On this day in 1892 the Katipunan, or Revolutionary Philippine Brotherhood, was established, bringing about the Philippine Revolution and eventually contributing to the fall of the Spanish Empire in Asia.
The birth of the Katipunan began with La Liga Filipina, a peaceful, anti-colonial group pushing for reforms in Spanish rule, founded by Filipino patriot and writer Jose Rizal. On the night of 7 July 1892, Rizal was arrested by the colonial Spanish powers for reported involvement in a nascent rebellion, and exiled to the coastal city of Dapitan as punishment. Angered by the Spaniards’ crackdown on the peaceful La Liga, some of Rizal’s fellow patriots decided to take more forceful action.
That very night—7 July 1892—after Rizal had been banished to Dapitan, revolutionary and member of La Liga, Andres Bonifacio founded the Katipunan, in a house in Tondo, Manila. The other founders included Teodoro Plata, a freemason and member of La Liga; Ladislao Diwa, a lawyer; Valentin Diaz, a patriot and member of La Liga; and Deodato Arellano, a bookkeeper, freemason, and member of La Liga. To these founders, the arrest of Rizal and failure of La Liga to achieve reforms from Spain signaled the end to a peaceful, propaganda campaign and the beginning of more militant methods. As such, the beginning of the Katipunan marked the end of Filipinos’ attempts to secure reforms from Spain through peaceful means.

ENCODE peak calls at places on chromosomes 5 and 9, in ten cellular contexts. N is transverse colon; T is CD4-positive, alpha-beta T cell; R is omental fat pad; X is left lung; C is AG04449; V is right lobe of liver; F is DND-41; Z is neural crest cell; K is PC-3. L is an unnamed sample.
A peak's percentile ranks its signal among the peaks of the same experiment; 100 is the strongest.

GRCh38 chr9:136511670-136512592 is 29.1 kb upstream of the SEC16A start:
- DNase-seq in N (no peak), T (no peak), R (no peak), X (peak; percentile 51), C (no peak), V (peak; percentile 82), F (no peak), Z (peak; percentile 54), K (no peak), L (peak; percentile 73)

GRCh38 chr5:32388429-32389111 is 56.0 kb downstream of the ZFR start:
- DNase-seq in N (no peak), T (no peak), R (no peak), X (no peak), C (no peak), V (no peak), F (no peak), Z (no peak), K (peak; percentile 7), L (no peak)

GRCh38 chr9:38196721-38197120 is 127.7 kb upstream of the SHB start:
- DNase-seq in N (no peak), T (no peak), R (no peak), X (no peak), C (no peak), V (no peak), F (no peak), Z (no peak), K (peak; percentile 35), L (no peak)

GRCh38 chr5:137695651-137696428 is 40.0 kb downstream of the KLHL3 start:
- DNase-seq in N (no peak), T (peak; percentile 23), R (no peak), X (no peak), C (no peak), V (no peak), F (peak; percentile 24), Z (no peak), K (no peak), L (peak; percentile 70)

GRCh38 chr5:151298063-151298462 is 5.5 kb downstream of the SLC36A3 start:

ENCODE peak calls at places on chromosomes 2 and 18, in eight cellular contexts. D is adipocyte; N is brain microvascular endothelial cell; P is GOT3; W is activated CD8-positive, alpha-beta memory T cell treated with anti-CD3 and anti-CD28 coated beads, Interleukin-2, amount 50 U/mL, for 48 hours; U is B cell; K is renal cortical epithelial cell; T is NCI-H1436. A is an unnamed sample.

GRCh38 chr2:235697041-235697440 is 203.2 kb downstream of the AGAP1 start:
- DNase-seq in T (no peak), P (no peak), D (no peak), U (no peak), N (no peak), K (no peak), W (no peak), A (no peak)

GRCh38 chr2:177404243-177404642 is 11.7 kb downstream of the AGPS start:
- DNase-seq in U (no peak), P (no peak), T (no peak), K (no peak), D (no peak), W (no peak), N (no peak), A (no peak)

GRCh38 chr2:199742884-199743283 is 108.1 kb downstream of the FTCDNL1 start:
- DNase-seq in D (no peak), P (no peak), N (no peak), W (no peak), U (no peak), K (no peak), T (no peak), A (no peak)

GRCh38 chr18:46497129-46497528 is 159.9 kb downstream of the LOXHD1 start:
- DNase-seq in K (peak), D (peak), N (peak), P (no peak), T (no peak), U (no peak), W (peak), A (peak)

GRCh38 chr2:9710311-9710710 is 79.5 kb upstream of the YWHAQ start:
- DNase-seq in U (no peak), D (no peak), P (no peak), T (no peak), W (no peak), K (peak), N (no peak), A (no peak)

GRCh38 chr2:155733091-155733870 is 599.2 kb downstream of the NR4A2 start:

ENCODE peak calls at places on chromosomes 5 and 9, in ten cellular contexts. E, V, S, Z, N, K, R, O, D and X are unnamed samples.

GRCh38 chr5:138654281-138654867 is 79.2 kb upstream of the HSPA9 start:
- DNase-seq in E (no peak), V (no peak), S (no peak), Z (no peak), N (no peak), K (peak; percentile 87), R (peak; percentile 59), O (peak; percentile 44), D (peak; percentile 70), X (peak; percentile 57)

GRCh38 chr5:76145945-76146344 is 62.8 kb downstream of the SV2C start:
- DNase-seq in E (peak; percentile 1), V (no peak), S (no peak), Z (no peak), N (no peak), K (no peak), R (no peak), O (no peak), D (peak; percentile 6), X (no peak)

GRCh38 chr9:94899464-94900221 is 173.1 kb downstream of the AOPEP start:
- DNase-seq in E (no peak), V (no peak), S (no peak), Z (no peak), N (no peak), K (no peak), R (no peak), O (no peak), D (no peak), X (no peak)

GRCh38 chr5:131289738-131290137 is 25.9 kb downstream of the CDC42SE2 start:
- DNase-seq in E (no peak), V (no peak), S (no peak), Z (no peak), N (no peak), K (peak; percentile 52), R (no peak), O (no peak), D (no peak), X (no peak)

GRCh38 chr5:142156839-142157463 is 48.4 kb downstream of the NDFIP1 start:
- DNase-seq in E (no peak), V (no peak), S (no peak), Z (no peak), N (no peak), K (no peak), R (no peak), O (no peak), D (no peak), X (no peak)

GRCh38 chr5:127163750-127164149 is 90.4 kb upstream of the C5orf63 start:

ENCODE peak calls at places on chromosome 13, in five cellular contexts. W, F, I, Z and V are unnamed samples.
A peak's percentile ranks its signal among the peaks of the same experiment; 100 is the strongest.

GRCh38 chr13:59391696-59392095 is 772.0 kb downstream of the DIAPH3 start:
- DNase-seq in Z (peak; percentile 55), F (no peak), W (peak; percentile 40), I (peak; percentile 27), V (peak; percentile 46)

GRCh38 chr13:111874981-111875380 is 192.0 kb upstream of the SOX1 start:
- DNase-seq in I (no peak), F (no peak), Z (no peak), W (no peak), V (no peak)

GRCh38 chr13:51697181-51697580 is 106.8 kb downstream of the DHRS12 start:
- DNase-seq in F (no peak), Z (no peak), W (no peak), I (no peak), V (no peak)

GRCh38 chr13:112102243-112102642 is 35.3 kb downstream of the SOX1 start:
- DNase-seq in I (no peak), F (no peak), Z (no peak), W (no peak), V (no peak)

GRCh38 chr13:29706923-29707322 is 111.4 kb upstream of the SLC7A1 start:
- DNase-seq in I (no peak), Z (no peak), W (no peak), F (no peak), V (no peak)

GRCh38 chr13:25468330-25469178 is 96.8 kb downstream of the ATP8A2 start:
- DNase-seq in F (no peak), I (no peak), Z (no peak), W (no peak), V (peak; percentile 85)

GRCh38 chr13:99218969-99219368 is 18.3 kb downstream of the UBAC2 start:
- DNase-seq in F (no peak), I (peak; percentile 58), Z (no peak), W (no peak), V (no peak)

The Katipunan was a secret revolutionary society whose primary objective was to gain independence from Spain through revolution. The secret society’s full name in Tagalog was Kataas-taasang, Kagalang-galangang Katipunan ng mga Anak ng Bayan (the Supreme and Venerable Society of the Children of the Nation), or KKK for short. It had four main aims, including developing an alliance with every Katipunero, or member of the Katipunan; uniting Filipinos under one nation; winning Philippine independence through armed conflict; and establishing a republic after independence.
The Katipunan operated in secrecy until 1896, when it was discovered and made public as it was preparing for a revolution. According to most accounts, that discovery led to the imminent outbreak of an armed uprising that would become the Philippine Revolution. Some two years into the Revolution, the Philippine Islands seceded from the Spanish Empire and Filipino rebels declared independence from Spain and established the first Philippine Republic. However, neither Spain nor the US recognised Philippine independence and it would be decades later, in 1946, that Filipinos finally gained independence with the Treaty of Manila. Most Filipinos today credit the Katipunan as the initial impetus that gave rise to eventual Philippine independence—and that led to the eventual fall of the Spanish Empire in Asia.